Same Old Story
Notre Dame Still Can't Solve Lowell
A few days prior to Friday's Hockey East semifinal, Notre Dame coach Jeff Jackson praised Massachusetts-Lowell coach Norm Bazin and his work as the leader of the River Hawk program.
He mentioned Bazin's brilliant execution of his plan upon taking the job. Jackson mentioned how his Fighting Irish, like most others, have struggled with UML in recent memory.
The depth of those problems are, however, significantly more pronounced than they are for the rest of Hockey East. The River Hawks defeated Notre Dame, 5-1, Friday afternoon in a game that hardly even seemed that close.
"It's familar territory," Jackson said. "UMass-Lowell is a great team. They've had our number ever since we started playing in the league four years ago. Same thing tonight."
It's the third time in four years in Hockey East that Notre Dame's tournament run has ended against the River Hawks. Overall, Notre Dame, which leaves Hockey East for the Big Ten after this season, has gone 2-9-2 against UML in its four years in the league. They were outscored, 36-18, by the River Hawks in those games. This includes eight regular season games and five Hockey East tournament games.
Lowell's combination of older, stronger players, brilliant system design and perfect execution have proved nearly impossible for Notre Dame to overcome. While the Fighting Irish don't have to worry about playing UML in seasons to come, it's difficult to suggest a team with such a flaw can win trophies in this era of college hockey. An inability to adjust or to cope with older teams are precisely the type of things that will extend Notre Dame's trophy drought even in the Big Ten.
Jackson has unquestionably explained the proper way to attack and defend Lowell to his players. However, he simply hasn't been able to get his group to execute on the plan he's put in place.
"They certainly create a lot of pressure and for you to make bad decisions," he said. "We were certainly our own worst enemy tonight with a lot of turnovers in key areas of the ice and then our coverage in our defensive zone. Those two things stand out to me. Things that are really uncharacteristic of how our team's played over the last two months. I can't explain it."
Twice on Friday, the Fighting Irish put together lengthy spells of possession before one careless play at the top of the Lowell zone resulted in a turnover that the River Hawks almost instantly converted. Once, the mistake came early in the second period to make it 3-1 UML and another early in the third to make it 5-1 Lowell.
"A lot of uncharacteristic mistakes," Jackson said. "We have to give Lowell their due. They created a lot of those situations. But we turned pucks over in the offensive end too that led to the goals. ... We've been doing a really good job of managing the puck over the last six weeks. Tonight, we didn't. I'll take responsibility for it. I didn't have them prepared enough to do it tonight.
Dating back to the program's time in the CCHA, the Irish didn't routinely struggle with any individual opponent. Not that any of those teams played Lowell's unique system.
There were plenty of CCHA teams who recruited players at least somewhat fitting the Lowell model of slightly older and more experienced players. It simply seems like Jackson was unwilling to alter his team's approach when it faced UMass-Lowell or his instructions just weren't the right ones. UND has enough success to justify a commitment to its usual approach. It simply hasn't worked against UML.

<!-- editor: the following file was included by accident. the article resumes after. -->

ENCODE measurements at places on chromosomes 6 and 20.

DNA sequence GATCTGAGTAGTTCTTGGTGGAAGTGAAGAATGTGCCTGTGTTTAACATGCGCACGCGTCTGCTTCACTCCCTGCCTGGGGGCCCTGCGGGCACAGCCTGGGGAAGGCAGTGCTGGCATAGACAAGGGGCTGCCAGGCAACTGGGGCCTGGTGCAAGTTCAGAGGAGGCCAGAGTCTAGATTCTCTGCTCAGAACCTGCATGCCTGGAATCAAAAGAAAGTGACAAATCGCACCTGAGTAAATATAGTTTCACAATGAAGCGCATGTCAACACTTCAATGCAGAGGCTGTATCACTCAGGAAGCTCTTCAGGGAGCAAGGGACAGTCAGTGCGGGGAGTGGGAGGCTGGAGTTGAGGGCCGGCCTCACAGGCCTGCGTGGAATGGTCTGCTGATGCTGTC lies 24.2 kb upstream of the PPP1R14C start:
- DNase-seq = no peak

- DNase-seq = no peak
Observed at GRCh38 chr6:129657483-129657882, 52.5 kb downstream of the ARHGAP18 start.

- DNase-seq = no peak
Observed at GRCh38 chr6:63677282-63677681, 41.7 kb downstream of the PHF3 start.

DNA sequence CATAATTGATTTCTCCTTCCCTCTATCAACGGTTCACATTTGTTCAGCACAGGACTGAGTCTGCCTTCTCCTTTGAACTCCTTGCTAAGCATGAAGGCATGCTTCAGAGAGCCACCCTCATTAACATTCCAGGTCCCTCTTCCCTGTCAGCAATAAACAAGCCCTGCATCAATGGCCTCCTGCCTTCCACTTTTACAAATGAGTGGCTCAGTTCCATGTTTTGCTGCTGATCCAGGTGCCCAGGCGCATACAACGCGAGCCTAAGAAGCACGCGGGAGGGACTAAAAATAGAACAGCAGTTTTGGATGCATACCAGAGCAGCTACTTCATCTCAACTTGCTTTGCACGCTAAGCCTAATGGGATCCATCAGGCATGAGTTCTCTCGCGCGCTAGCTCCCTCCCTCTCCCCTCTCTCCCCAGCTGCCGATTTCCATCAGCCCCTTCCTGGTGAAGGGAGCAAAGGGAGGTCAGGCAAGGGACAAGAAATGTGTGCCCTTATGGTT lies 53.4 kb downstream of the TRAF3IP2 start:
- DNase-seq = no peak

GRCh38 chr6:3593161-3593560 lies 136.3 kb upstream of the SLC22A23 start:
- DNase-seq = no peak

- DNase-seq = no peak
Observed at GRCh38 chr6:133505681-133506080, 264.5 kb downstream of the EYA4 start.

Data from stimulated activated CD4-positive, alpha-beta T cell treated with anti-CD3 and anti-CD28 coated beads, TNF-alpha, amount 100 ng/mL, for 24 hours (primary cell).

Jackson himself built similar teams in his years at Lake Superior State. While the system was markedly different, it was the same idea of identifying the best way for him to build a winning team given LSSU's status, resources and overall place in the college hockey landscape at the time. It's part of the reason UND failed to get wins against Lowell, but it's not something Jackson is willing to use as an excuse.
The debate between teams recruiting older players and those attracting younger, higher-ceiling players will rage on for years. Part of UND's motivation for leaving Hockey East was playing against schools more fitting of its own recruiting profile, nevermind the geographic and financial benefits of being back in a bus league.
The Fighting Irish recruit directly against Michigan, Wisconsin and the other Big Ten teams. While they see Boston College, Boston University and the occasional other Hockey East schools along the recruiting trail, it's likely not as often as it will be with the majority of its new Big Ten rivals.
"I've mentioned it several times. The teams that were the top teams in the CCHA, ever since that league disbanded, have all struggled," Jackson said.
"It's like not really being at home. It's been like that for all of us. If you look at Michigan, Michign State and Miami. We've been fairly successful in Hockey East but not to the point where we've won championships.
"As much as we've been proud to be a member of Hockey East, I've never felt quite sure that we felt like we belonged here. It's kind of a crazy thought, but it's the way it is. It's certainly not because of anyone's actions. It's just that you don't necessarily feel you're where you belong."
Despite Friday's loss, Notre Dame is essentially a guaranteed a spot in the NCAA tournament. The Fighting Irish put together a remarkable second half of the season and fell just one point short of a regular-season Hockey East title and two points short of an outright win.
It's a team that is plainly good enough to advance to a Frozen Four and beyond.
Unless, it seems, the Irish draw UMass-Lowell.